This traditional coq au vin recipe is a classic French stew made with chicken, bacon, and vegetables braised in red wine to make a hearty, comforting, one-pot dinner.
There are certain classic meals everyone should learn to make and coq au vin is one of them. I have a lot of go-to comfort food dishes, like my Mom’s pot roast, or spaghetti with meat sauce but coq au vin possesses a certain sophistication. The dish is unfussy and humble in appearance, but don’t let that deceive you. Anyone who’s had it knows it’s something special.
The French phrase “coq au vin” means chicken cooked in red wine, in English. It’s a rich, savory stew of chicken with chunks of carrot, mushrooms, and onion braised in a deep, lush, red-wine infused sauce that for all its flavor, is surprisingly easy to make.
This recipe starts on the stove then finishes in the oven, making it just as perfect for company as a lazy weekend dinner. What I love most about this coq au vin recipe is it is rich and complex with layers of rich flavor but doesn’t take hours to make like others you’ll find. I serve it with buttery parsley noodles, or creamy mashed potatoes, or polenta, alongside a hunk of baguette and a glass of the red I cooked it in. And if you close your eyes while eating it, you will totally be transported to a 100-year-old bistro in the Marais. C’est bon.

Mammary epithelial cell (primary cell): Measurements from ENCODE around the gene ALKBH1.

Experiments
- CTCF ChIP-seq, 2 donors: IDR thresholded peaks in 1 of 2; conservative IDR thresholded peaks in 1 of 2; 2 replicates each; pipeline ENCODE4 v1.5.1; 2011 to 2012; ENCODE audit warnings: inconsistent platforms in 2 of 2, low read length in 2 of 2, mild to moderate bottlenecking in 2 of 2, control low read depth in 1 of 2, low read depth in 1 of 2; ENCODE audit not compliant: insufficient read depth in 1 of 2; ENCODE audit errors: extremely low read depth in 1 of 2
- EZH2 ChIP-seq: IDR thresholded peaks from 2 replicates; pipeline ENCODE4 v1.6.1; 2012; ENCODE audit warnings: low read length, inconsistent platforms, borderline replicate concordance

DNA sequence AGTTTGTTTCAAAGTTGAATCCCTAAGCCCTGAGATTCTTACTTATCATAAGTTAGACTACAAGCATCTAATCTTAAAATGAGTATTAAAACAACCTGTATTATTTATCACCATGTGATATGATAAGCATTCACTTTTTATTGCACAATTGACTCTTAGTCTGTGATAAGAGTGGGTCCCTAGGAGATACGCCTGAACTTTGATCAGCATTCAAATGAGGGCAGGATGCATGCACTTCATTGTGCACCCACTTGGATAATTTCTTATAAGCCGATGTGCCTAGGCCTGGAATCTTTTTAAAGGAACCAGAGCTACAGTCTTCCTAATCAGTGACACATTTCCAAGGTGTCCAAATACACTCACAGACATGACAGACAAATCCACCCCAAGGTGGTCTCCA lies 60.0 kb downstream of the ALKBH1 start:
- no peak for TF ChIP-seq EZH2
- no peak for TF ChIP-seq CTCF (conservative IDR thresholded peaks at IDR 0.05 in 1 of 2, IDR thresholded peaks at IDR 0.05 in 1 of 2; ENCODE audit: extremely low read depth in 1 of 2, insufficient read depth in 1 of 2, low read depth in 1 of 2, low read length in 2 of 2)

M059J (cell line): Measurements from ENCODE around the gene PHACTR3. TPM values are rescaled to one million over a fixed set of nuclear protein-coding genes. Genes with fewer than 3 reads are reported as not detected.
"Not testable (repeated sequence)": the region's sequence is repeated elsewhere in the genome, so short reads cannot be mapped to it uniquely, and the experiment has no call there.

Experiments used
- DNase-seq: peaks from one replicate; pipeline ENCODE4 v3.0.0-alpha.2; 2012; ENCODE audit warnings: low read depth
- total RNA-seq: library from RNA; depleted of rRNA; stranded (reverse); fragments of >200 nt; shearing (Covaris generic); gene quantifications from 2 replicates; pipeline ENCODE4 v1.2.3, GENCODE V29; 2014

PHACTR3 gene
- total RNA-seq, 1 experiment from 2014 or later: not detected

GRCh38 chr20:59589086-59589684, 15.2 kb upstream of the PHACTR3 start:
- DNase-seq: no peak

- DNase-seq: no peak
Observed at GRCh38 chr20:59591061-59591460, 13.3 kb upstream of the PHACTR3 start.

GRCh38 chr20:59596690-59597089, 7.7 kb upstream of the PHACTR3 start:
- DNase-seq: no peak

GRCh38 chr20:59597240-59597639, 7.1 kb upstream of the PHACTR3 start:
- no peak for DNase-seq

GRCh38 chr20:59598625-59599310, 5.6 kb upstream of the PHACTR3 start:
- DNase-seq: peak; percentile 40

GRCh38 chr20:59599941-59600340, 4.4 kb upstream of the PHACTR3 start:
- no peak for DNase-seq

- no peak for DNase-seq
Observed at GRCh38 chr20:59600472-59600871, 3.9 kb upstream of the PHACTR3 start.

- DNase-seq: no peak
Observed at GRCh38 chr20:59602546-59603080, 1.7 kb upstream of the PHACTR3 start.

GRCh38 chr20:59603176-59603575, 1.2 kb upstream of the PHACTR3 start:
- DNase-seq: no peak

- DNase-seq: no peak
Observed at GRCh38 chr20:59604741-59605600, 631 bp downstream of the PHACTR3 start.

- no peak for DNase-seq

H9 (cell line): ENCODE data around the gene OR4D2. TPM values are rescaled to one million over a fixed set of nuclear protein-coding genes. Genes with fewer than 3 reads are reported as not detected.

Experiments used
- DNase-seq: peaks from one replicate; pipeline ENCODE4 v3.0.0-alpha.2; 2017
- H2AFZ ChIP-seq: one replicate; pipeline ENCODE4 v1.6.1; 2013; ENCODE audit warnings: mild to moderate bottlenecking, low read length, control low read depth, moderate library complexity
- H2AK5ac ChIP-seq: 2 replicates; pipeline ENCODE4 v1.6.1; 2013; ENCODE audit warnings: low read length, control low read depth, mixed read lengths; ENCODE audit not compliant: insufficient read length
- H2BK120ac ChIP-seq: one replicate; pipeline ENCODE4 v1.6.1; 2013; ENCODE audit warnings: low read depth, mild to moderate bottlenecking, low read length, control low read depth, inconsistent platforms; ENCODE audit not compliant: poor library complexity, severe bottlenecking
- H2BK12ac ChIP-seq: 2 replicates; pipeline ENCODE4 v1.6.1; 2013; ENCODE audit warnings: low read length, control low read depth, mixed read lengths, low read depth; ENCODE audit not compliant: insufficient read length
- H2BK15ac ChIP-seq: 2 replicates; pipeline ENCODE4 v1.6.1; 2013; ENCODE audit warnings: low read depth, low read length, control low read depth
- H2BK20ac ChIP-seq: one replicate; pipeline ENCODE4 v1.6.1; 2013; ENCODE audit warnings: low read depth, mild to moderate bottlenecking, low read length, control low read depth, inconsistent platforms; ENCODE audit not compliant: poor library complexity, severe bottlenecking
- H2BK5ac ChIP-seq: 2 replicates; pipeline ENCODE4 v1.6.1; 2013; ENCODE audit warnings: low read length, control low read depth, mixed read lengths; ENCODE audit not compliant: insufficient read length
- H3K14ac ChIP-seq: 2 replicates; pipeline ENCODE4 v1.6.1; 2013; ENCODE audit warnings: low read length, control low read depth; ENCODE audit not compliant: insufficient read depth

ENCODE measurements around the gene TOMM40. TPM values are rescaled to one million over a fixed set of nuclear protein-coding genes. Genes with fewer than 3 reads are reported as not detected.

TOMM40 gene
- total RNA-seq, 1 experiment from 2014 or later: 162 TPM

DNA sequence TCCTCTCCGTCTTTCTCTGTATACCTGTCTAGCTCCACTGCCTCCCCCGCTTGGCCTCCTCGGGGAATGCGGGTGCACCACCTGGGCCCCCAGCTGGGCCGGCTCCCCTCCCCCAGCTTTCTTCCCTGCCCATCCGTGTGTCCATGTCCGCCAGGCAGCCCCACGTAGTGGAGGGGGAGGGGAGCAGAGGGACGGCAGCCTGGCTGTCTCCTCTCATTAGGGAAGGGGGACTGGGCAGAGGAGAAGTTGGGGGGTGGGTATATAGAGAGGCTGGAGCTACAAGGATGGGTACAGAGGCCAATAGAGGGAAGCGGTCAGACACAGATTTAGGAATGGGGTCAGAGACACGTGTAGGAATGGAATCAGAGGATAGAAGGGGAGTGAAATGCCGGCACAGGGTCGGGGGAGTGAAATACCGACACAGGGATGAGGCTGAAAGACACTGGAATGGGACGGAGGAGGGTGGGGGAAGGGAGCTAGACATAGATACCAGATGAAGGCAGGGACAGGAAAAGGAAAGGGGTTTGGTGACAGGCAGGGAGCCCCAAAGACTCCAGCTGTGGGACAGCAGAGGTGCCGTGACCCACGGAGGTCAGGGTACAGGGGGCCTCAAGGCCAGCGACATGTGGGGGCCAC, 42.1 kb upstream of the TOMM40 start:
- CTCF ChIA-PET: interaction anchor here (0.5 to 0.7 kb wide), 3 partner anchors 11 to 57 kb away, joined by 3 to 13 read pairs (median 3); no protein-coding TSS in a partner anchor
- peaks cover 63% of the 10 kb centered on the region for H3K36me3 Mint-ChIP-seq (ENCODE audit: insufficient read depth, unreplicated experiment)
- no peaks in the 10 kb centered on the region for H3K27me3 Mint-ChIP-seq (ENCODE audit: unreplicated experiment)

What’s in This Coq au Vin?
Coq au vin originated in the Burgundy region of France and used to be considered a peasant dish, because it was made with simple, inexpensive ingredients. However, over time it’s morphed into a more refined version and has become a classic French staple, largely thanks to Julia Child.
Coq au vin has quite an extensive ingredients list, but most of the ingredients you need are likely already in your fridge and pantry.
Here’s what you’ll need to make this coq au vin:
- Chicken — bone-in, skin-on breasts, thighs, and legs
- Dry red wine (something you would enjoy drinking, but preferably a Burgundy, pinot noir, or Beaujolais)
- Bacon (the thicker the better)
- Kosher salt and freshly ground black pepper
- Yellow onion (frozen pearl onions or shallots would also work great here)
- Tomato paste (I use double concentrated sold in the tube)
- Fresh thyme sprigs